[This article was first published on Colman Statistics, and kindly contributed to R-bloggers]. (You can report issue about the content on this page here)
Want to share your content on R-bloggers? click here if you have a blog, or here if you don't.
The AUC* or concordance statistic c is the most commonly used measure for diagnostic accuracy of quantitative tests. It is a discrimination measure which tells us how well we can classify patients in two groups: those with and those without the outcome of interest. Since the measure is based on ranks, it is not sensitive to systematic errors in the calibration of the quantitative tests.
It is very well known that a test with no better accuracy than chance has an AUC of 0.5, and a test with perfect accuracy has an AUC of 1. But what is the exact interpretation of an AUC of for example 0.88? Did you know that the AUC is completely equivalent with the Mann-Whitney U test statistic?
*AUC: the Area Under the Curve (AUC) of the Receiver Operating Characteristic (ROC) curve.
Around 27% of the patients with liver cirrhosis will develop Hepatocellular Carcinoma (HCC) within 5 years of follow-up. With our biomarker “peakA” we would like to predict which patients will develop HCC, and which won’t. We will assess the diagnostic accuracy of biomarker “peakA” using the AUC.
To keep things visually clear, we suppose we have a dataset of only 12 patients. Four patients did develop HCC (the “cases”) and 8 didn’t (the “controls”). (fictive data)
The AUC can be defined as “The probability that a randomly selected case will have a higher test result than a randomly selected control”. Let’s use this definition to calculate and visualize the estimated AUC.
In the figure below, the cases are presented on the left and the controls on the right.
Since we have only 12 patients, we can easily visualize all 32 possible combinations of one case and one control. (Rcode below)
Those 32 different pairs of cases and controls are represented by lines on the plot above. 28 of them are indicated in green. For those pairs, the value for “PeakA” is higher for the case compared to the control. The remaining 4 pairs are indicated in blue. The AUC can be estimated as the proportion of pairs for which the case has a higher value compared to the control. Thus, the estimated AUC is the proportion of green lines or 28/32 = 0.875. This visualization might help to understand the concept of an AUC. Besides this educational purpose, this type of plot is not very useful. Hopefully, the sample size of your study is much larger than 12 patients. And in that situation, this type of plot will become very crowded.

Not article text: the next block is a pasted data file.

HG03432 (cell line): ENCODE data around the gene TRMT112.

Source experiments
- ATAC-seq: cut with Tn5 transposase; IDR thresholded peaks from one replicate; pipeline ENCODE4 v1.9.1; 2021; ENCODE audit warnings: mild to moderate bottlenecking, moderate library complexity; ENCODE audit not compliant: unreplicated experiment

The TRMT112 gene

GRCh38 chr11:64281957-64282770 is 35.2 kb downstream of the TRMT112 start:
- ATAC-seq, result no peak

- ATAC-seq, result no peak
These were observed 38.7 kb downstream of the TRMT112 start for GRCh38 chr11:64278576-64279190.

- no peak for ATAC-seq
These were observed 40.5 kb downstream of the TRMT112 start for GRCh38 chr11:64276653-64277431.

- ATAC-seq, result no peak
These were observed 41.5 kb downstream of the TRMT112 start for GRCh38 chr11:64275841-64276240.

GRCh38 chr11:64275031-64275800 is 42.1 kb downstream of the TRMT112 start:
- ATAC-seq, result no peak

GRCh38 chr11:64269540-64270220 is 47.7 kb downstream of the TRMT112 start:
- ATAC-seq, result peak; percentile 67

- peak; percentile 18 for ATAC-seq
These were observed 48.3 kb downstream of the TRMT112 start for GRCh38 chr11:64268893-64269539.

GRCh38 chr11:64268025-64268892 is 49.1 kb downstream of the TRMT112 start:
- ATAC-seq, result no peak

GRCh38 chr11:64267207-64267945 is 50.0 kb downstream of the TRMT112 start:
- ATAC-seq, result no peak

The ROC curve
Now let’s verify that the AUC is indeed equal to 0.875 in the classical way, by plotting a ROC curve and calculating the estimated AUC using the ROCR package.
The ROC curve plots the False Positive Rate (FPR) on the X-axis and the True Postive Rate (TPR) on the Y-axis for all possible thresholds (or cutoff values).
True Positive Rate (TPR) or sensitivity: the proportion of actual positives that are correctly identified as such.
True Negative Rate (TNR) or specificiy: the proportion of actual negatives that are correctly identified as such.
False Positive Rate (FPR) or 1-specificity: the proportion of actual negatives that are wrongly identified as positives.
The green line represents a completely uninformative test, which corresponds to an AUC of 0.5. A curve pulled close to the upper left corner indicates (an AUC close to 1 and thus) a better performing test. The ROC curve does not show the cutoff values
The ROCR package also allows to calculate the estimated AUC:
The estimated AUC based on this ROC curve is indeed equal to 0.875, the proportion of pairs for which the value of “PeakA” is larger for HCC compared to NoHCC.
Relation to the cutoff points of the biomarker
Visualizing the sensitivity and specificity as a function of the cutoff points of the biomarker results in a plot that is at least as informative as a ROC curve and (in my opinion) easier to interpret. The plot can be created using the ROCR package.
Now, let’s have a look how our plots look like if our biomarker is not informative at all.
#simulation of the data
HCC <- rbinom (n=12, size=1, prob=0.27)
Biomarker_value <- rnorm (12,mean=1,sd=0.1) + HCC*0
# replacing the zero by a value would make the test informative
df<-data.frame (HCC, Biomarker_value)
The function expand.grid() is used to create all possible combinations of one case and one control:
Often, a combination of new markers is selected from a large set. This can result in overoptimistic expectations of the marker’s performance. Any performance measure should be estimated with correction for optimism, for example by applying cross-validation or bootstrap resampling. However, validation in fully independent, external data is the best way to validate a new marker.
When we want to assess the incremental value of a additional marker (e.g. molecular, genetic, imaging) to an existing model, the increase of the AUC can be reported.
Mason, S. J. and Graham, N. E. (2002), Areas beneath the relative operating characteristics (ROC) and relative operating levels (ROL) curves: Statistical significance and interpretation. Q.J.R. Meteorol. Soc., 128: 2145-2166.
Steyerberg, Ewout W. et al. “Assessing the Performance of Prediction Models: A Framework for Some Traditional and Novel Measures.” Epidemiology (Cambridge, Mass.) 21.1 (2010): 128-138.